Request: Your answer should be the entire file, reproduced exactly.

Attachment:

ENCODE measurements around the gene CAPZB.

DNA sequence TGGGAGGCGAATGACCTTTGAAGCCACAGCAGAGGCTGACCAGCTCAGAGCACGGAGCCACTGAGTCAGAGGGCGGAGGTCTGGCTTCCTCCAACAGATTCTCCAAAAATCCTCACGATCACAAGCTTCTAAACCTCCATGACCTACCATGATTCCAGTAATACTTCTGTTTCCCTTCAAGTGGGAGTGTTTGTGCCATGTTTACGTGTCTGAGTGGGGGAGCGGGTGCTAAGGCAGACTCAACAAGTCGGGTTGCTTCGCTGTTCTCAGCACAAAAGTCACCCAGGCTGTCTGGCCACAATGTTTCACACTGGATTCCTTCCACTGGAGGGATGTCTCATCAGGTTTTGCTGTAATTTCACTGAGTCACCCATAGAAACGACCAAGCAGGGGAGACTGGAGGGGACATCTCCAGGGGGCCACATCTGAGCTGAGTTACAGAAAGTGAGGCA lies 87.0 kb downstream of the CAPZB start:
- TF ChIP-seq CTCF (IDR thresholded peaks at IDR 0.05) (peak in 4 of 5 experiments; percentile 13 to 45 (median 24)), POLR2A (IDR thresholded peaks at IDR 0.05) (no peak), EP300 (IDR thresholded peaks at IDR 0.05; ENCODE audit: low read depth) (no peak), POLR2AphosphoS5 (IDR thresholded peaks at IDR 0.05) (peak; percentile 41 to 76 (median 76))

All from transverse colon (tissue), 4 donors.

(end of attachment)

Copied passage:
ENCODE measurements around the gene CAPZB.

DNA sequence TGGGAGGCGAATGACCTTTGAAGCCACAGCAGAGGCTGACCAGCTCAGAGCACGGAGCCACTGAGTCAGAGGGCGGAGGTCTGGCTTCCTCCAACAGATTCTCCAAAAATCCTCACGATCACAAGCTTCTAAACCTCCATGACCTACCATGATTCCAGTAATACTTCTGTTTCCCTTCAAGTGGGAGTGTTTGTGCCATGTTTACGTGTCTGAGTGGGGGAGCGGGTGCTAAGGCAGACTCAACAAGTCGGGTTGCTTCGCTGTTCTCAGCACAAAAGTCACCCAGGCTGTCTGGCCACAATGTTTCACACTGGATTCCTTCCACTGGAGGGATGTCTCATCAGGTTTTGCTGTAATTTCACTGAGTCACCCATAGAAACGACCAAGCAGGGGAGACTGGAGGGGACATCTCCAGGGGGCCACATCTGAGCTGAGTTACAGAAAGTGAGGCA lies 87.0 kb downstream of the CAPZB start:
- TF ChIP-seq CTCF (IDR thresholded peaks at IDR 0.05) (peak in 4 of 5 experiments; percentile 13 to 45 (median 24)), POLR2A (IDR thresholded peaks at IDR 0.05) (no peak), EP300 (IDR thresholded peaks at IDR 0.05; ENCODE audit: low read depth) (no peak), POLR2AphosphoS5 (IDR thresholded peaks at IDR 0.05) (peak; percentile 41 to 76 (median 76))

All from transverse colon (tissue), 4 donors.